The only not-automatic parts of our finances is that I move the money from ING Checking to all our sub-accounts once a month and pay the credit card bills when the statements are ready. My husband also takes money from the stock account to invest based on the market instead of automatic contributions.

    Automation reduces stress. I’m actually looking into simplifying a little more…I just haven’t figured out how yet since our income isn’t always exactly the same due to our hobby jobs.

    • It sounds like you are very organized. I have a lot of things automated too, but somehow I still end up with a blizzard of paperwork and receipts on my desk.

  • April

    I have a husband who is EXTREMELY disorganized. I will write stuff on the calendar for him and he will STILL not remember it. This morning, he had an appointment with someone, I wrote it on the calendar for him days ago, then reminded him before bed. He never set an alart and missed his appointment, then blamed me for it! He does this sort of thing all the time. What can I do? I’ve already tried to help him find tools to help him and I’ve talked to him calmly about it many times. This morning I let him have it, and he blamed me. Any sugguestions? Please help, he’s driving me crazy!!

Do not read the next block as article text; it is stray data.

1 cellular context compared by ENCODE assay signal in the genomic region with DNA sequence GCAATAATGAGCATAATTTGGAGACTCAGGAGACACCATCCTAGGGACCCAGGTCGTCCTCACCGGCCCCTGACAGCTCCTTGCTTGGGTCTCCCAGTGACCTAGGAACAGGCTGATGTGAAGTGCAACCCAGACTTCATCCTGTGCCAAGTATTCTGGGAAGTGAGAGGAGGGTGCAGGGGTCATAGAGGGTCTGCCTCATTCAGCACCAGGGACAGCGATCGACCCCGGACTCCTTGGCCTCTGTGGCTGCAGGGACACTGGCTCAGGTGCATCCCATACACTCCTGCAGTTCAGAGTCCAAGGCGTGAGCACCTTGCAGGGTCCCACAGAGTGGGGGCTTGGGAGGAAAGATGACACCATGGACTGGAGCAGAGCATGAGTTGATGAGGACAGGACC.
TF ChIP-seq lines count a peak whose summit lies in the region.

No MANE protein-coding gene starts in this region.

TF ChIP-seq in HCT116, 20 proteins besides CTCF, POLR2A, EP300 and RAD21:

• Does he have ADD? I do, and I just really cannot remember things like that. So I don’t try. Instead, I make it a habit (because you do habits automatically; they’re not something you have to remember) to put all appointments and things I need to do on my Google calendar. Then I set alarms for myself on my phone to go off when it’s time for me to leave for the appointment. And I keep my phone with me all the time.

      Those are the practical suggestions, but not sure what to do about him blaming you and not taking responsibility for getting to his appointments. Maybe you could tell him that you’re no longer going to remind him of things (which is really hard not to do) but that you’ll help him come up with ways to not miss stuff. Does he miss deadlines and things at work too? If not, I bet he has a strategy there that he can extend to home life.